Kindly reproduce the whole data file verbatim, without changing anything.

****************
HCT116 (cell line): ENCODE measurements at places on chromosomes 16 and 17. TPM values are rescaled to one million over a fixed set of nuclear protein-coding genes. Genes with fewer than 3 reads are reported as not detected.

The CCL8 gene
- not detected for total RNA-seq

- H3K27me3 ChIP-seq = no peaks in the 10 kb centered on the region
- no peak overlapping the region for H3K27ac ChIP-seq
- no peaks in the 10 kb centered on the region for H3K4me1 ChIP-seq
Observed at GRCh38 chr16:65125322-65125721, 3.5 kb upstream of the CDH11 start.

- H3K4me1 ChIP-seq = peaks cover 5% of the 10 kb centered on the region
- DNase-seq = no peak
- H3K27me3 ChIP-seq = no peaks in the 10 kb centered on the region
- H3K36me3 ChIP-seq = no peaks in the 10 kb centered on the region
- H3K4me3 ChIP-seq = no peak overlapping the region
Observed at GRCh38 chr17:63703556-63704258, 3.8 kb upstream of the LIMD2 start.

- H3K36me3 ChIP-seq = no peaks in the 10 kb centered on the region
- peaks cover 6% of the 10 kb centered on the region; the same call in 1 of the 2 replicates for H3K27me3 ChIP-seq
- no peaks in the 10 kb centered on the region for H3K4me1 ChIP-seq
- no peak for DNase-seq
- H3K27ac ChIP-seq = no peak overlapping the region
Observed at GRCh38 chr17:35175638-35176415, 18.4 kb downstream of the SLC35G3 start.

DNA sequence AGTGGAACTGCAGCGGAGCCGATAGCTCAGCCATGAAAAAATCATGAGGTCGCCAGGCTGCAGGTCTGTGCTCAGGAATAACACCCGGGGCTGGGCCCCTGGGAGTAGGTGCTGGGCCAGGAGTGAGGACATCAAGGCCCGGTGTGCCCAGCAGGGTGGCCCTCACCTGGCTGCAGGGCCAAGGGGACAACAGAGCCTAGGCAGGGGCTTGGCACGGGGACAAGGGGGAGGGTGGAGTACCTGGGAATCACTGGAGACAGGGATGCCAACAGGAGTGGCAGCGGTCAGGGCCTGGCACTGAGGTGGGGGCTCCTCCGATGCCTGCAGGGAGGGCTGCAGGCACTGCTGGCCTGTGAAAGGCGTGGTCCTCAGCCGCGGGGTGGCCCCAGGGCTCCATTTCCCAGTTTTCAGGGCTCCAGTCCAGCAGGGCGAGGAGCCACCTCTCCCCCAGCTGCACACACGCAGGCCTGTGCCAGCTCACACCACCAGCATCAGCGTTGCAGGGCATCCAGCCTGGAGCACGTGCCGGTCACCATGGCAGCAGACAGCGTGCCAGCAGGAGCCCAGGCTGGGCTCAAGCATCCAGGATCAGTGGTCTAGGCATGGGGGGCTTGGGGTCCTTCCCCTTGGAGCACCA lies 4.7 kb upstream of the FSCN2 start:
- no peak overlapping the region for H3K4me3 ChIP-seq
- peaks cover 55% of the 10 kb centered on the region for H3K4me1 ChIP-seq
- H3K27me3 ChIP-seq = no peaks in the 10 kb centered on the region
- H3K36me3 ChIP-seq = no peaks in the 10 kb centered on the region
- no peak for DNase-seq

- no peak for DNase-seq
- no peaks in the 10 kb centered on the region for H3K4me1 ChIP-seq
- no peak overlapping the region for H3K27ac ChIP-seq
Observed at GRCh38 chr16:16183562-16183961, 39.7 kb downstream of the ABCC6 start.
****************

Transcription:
HCT116 (cell line): ENCODE measurements at places on chromosomes 16 and 17. TPM values are rescaled to one million over a fixed set of nuclear protein-coding genes. Genes with fewer than 3 reads are reported as not detected.

The CCL8 gene
- not detected for total RNA-seq

- H3K27me3 ChIP-seq = no peaks in the 10 kb centered on the region
- no peak overlapping the region for H3K27ac ChIP-seq
- no peaks in the 10 kb centered on the region for H3K4me1 ChIP-seq
Observed at GRCh38 chr16:65125322-65125721, 3.5 kb upstream of the CDH11 start.

- H3K4me1 ChIP-seq = peaks cover 5% of the 10 kb centered on the region
- DNase-seq = no peak
- H3K27me3 ChIP-seq = no peaks in the 10 kb centered on the region
- H3K36me3 ChIP-seq = no peaks in the 10 kb centered on the region
- H3K4me3 ChIP-seq = no peak overlapping the region
Observed at GRCh38 chr17:63703556-63704258, 3.8 kb upstream of the LIMD2 start.

- H3K36me3 ChIP-seq = no peaks in the 10 kb centered on the region
- peaks cover 6% of the 10 kb centered on the region; the same call in 1 of the 2 replicates for H3K27me3 ChIP-seq
- no peaks in the 10 kb centered on the region for H3K4me1 ChIP-seq
- no peak for DNase-seq
- H3K27ac ChIP-seq = no peak overlapping the region
Observed at GRCh38 chr17:35175638-35176415, 18.4 kb downstream of the SLC35G3 start.

DNA sequence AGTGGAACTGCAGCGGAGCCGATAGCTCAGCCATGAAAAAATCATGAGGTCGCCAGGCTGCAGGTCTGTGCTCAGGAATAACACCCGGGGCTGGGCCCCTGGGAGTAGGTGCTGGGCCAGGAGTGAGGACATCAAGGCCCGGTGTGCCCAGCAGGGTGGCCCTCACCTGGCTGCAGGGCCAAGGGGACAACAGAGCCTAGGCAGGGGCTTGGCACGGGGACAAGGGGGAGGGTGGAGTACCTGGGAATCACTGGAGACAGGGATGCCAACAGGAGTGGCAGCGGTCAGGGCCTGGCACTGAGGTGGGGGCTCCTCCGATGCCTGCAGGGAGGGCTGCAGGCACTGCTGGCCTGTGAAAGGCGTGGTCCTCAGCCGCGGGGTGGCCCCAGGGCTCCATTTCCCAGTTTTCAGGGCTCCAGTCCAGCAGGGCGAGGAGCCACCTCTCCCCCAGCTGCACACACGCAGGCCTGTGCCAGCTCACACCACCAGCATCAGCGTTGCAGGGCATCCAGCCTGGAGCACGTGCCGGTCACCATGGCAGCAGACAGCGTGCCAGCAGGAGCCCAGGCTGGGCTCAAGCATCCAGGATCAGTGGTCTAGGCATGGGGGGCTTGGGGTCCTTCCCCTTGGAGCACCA lies 4.7 kb upstream of the FSCN2 start:
- no peak overlapping the region for H3K4me3 ChIP-seq
- peaks cover 55% of the 10 kb centered on the region for H3K4me1 ChIP-seq
- H3K27me3 ChIP-seq = no peaks in the 10 kb centered on the region
- H3K36me3 ChIP-seq = no peaks in the 10 kb centered on the region
- no peak for DNase-seq

- no peak for DNase-seq
- no peaks in the 10 kb centered on the region for H3K4me1 ChIP-seq
- no peak overlapping the region for H3K27ac ChIP-seq
Observed at GRCh38 chr16:16183562-16183961, 39.7 kb downstream of the ABCC6 start.